The United States, with the benefit of some of the world’s largest and oldest agriculture, natural resource and wildlife agencies, is singularly situated to share its experiences and expertise in assisting willing nations to build their national institutional capacities according to their own particular brand of conservation and economic development.
The growing economic prosperity and path toward sustained growth in developing countries present a rare opportunity to integrate wildlife and resource conservation with efforts to improve human livelihoods. A key component of a nation’s ability to avail of this opportunity is the strength and resilience of its institutional capacity, i.e., its laws and policies and governance of public and private institutions and civil society. It is imperative that these nations receive dedicated and sustained assistance in building an institutional infrastructure capable of tackling the challenges of competing interests, mitigating outside threats, and matching wildlife conservation objectives with economic opportunities for human communities.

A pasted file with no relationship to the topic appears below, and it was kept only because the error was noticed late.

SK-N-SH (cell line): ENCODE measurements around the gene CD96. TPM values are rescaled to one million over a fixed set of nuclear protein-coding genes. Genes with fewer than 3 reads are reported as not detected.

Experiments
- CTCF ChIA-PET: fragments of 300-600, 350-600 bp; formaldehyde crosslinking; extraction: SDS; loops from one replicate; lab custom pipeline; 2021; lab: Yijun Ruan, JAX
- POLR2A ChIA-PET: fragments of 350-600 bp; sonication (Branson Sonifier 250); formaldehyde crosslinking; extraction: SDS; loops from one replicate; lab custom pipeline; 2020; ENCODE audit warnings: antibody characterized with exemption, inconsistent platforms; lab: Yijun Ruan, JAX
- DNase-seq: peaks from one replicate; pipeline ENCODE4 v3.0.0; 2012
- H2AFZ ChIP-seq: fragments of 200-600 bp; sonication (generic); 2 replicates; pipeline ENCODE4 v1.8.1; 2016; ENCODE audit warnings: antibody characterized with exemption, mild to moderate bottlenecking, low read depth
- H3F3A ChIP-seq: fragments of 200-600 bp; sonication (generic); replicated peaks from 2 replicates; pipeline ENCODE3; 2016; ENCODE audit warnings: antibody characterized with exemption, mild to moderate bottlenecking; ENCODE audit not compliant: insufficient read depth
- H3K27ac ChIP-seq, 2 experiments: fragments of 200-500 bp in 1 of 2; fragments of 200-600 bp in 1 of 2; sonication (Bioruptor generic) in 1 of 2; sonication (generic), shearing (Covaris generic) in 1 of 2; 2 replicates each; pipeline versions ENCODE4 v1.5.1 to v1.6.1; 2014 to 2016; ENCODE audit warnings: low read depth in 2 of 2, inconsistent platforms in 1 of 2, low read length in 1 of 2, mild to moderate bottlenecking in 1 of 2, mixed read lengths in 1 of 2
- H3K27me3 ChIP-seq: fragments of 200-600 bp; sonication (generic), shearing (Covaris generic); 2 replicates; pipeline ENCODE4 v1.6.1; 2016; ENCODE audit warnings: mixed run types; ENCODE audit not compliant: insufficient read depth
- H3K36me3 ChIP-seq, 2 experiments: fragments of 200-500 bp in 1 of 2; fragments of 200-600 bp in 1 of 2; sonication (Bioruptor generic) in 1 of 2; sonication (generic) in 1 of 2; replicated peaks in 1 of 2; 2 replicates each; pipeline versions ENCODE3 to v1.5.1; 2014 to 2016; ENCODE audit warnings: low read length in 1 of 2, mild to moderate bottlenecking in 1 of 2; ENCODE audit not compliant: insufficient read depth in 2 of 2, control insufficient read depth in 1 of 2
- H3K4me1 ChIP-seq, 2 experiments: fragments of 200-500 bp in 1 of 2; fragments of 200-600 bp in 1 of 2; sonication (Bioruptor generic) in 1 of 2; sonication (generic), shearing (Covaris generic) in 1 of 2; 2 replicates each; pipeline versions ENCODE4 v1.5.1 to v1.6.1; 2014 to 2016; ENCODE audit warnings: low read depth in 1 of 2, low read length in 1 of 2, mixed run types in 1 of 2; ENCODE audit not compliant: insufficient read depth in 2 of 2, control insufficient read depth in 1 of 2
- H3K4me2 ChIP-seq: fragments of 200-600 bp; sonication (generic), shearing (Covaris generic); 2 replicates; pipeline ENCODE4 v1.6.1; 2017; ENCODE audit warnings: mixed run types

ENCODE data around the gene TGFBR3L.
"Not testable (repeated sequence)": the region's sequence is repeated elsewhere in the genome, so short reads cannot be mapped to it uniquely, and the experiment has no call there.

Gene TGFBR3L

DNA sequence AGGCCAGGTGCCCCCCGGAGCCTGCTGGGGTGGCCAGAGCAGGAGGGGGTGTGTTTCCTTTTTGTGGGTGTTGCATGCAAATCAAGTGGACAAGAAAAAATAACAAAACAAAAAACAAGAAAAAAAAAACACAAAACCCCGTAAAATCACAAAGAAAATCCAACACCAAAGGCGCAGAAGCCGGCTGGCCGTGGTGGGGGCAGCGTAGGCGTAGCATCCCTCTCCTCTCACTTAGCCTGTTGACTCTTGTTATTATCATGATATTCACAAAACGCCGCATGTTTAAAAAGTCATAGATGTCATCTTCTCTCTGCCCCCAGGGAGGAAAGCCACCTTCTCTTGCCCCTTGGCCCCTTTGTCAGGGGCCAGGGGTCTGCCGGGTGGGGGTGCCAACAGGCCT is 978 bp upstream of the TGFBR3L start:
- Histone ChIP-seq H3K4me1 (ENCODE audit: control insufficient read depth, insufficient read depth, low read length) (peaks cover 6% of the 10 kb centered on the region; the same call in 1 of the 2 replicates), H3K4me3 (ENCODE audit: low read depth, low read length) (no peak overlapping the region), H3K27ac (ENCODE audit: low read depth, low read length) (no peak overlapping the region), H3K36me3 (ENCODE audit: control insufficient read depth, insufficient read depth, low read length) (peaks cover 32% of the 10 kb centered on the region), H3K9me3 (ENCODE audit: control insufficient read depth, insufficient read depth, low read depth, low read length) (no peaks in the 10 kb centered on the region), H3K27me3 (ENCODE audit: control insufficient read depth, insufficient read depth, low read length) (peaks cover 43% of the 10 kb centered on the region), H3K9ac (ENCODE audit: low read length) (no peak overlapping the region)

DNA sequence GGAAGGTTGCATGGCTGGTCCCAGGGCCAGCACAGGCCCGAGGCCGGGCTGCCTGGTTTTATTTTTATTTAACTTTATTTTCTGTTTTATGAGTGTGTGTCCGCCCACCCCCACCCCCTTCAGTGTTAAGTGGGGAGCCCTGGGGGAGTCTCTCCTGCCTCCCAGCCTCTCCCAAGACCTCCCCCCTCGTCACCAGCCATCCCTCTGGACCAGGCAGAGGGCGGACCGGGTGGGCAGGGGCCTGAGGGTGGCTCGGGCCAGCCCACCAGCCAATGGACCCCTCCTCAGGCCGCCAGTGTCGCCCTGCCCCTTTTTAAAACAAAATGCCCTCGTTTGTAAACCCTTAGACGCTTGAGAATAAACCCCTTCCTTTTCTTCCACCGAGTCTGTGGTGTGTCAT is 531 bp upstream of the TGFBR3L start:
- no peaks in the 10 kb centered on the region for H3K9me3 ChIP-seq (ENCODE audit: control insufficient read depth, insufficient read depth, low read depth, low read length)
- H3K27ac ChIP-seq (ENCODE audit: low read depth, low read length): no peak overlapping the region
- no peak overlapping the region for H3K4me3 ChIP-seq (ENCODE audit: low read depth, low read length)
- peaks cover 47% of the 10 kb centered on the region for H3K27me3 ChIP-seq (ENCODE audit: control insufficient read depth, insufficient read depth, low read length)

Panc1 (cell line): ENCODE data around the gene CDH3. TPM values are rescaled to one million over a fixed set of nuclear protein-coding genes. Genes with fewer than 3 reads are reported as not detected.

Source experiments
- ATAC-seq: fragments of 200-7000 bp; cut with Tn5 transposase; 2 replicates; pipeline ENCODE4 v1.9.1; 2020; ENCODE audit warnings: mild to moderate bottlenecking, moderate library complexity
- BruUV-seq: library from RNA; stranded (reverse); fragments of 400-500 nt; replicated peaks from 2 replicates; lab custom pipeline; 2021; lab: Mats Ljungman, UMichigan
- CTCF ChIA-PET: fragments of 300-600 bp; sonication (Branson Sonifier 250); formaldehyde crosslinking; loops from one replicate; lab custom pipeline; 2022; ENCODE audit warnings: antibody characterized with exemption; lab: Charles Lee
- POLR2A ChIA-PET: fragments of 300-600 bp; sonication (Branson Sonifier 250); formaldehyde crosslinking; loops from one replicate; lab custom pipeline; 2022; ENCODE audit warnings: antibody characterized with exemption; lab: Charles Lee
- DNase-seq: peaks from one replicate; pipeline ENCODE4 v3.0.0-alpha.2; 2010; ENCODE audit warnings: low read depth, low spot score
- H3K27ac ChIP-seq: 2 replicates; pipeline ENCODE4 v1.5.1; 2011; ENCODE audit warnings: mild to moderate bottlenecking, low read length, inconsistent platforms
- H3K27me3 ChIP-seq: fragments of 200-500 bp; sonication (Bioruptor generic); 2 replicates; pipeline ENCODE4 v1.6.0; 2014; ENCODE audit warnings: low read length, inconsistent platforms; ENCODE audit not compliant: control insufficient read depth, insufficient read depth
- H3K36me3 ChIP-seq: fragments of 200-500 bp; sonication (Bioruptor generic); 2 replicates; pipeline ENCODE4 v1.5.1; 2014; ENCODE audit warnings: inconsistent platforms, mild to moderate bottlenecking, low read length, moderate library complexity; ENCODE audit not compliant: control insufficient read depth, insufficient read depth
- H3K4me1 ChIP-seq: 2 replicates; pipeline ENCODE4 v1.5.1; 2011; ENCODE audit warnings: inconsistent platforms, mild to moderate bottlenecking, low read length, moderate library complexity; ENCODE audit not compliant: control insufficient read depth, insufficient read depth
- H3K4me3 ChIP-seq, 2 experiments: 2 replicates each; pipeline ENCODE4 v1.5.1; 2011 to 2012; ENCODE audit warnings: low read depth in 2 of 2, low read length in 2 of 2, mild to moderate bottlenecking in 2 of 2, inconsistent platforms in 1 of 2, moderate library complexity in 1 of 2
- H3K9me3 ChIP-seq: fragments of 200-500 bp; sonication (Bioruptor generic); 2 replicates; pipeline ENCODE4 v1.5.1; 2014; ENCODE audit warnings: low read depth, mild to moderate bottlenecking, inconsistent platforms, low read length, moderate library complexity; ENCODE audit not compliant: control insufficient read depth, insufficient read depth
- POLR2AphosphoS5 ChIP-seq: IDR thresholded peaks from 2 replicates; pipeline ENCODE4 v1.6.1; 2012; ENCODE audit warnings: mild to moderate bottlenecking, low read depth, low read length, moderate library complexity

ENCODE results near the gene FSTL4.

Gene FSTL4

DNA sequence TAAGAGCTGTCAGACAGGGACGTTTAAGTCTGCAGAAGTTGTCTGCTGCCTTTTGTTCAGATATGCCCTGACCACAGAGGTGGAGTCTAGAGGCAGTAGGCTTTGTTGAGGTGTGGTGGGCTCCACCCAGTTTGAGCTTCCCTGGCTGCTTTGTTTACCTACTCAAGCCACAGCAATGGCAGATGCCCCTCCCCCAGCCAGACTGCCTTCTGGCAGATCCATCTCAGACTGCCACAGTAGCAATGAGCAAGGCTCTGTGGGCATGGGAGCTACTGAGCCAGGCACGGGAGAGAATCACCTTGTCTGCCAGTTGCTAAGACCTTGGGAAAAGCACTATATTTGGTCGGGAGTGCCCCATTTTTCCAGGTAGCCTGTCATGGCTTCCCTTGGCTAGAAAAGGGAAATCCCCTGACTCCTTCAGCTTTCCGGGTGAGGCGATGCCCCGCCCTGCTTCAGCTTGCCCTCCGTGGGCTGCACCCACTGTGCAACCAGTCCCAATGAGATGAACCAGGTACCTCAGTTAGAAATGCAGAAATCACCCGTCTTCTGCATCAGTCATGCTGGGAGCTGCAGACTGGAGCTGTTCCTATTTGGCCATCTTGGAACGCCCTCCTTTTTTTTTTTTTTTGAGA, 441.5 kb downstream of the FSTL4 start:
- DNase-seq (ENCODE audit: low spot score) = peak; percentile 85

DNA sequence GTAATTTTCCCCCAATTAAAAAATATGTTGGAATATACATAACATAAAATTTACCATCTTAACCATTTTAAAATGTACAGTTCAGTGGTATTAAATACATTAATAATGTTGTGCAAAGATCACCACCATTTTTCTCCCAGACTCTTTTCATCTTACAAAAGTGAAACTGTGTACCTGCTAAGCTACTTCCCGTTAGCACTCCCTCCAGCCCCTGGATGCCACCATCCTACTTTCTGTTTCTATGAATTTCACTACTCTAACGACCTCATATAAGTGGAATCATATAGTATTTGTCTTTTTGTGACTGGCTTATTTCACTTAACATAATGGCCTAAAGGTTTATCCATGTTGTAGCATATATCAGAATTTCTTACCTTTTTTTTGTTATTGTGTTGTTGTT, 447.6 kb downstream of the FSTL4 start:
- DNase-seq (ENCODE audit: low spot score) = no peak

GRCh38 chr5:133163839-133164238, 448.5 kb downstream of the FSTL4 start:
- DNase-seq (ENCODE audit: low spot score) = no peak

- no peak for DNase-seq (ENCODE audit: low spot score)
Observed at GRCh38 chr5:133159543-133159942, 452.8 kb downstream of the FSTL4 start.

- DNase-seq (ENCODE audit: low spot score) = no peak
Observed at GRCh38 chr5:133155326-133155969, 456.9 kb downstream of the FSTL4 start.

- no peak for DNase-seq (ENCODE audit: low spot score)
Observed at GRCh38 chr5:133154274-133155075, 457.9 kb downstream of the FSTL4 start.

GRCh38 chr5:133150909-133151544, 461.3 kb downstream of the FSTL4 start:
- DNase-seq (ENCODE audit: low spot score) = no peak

A committed effort to develop institution capacity would require dedicated and sustained technical assistance in reviewing laws, policies, institutions, programs, in training personnel, and in recommending improvements where appropriate.